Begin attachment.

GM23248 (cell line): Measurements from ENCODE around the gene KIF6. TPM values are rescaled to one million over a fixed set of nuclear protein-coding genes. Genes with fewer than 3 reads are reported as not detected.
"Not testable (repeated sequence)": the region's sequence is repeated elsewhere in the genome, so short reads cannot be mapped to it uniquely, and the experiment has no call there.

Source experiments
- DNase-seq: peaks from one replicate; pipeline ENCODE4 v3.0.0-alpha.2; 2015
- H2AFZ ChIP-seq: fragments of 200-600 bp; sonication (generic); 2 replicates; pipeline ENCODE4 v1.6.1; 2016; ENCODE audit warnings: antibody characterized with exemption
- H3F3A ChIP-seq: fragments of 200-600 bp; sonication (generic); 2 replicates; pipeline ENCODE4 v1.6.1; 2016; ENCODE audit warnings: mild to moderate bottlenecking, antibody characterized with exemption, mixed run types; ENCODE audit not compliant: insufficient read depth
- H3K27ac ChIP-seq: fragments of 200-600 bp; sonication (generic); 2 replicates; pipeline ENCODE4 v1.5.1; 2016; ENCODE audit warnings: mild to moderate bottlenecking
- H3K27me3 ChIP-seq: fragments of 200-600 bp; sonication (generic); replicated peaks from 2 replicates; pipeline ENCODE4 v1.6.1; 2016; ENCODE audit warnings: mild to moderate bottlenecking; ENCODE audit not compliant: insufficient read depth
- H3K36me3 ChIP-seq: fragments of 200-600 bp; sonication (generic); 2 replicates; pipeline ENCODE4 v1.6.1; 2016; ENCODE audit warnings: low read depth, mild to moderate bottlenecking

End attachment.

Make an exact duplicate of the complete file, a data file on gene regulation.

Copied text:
GM23248 (cell line): Measurements from ENCODE around the gene KIF6. TPM values are rescaled to one million over a fixed set of nuclear protein-coding genes. Genes with fewer than 3 reads are reported as not detected.
"Not testable (repeated sequence)": the region's sequence is repeated elsewhere in the genome, so short reads cannot be mapped to it uniquely, and the experiment has no call there.

Source experiments
- DNase-seq: peaks from one replicate; pipeline ENCODE4 v3.0.0-alpha.2; 2015
- H2AFZ ChIP-seq: fragments of 200-600 bp; sonication (generic); 2 replicates; pipeline ENCODE4 v1.6.1; 2016; ENCODE audit warnings: antibody characterized with exemption
- H3F3A ChIP-seq: fragments of 200-600 bp; sonication (generic); 2 replicates; pipeline ENCODE4 v1.6.1; 2016; ENCODE audit warnings: mild to moderate bottlenecking, antibody characterized with exemption, mixed run types; ENCODE audit not compliant: insufficient read depth
- H3K27ac ChIP-seq: fragments of 200-600 bp; sonication (generic); 2 replicates; pipeline ENCODE4 v1.5.1; 2016; ENCODE audit warnings: mild to moderate bottlenecking
- H3K27me3 ChIP-seq: fragments of 200-600 bp; sonication (generic); replicated peaks from 2 replicates; pipeline ENCODE4 v1.6.1; 2016; ENCODE audit warnings: mild to moderate bottlenecking; ENCODE audit not compliant: insufficient read depth
- H3K36me3 ChIP-seq: fragments of 200-600 bp; sonication (generic); 2 replicates; pipeline ENCODE4 v1.6.1; 2016; ENCODE audit warnings: low read depth, mild to moderate bottlenecking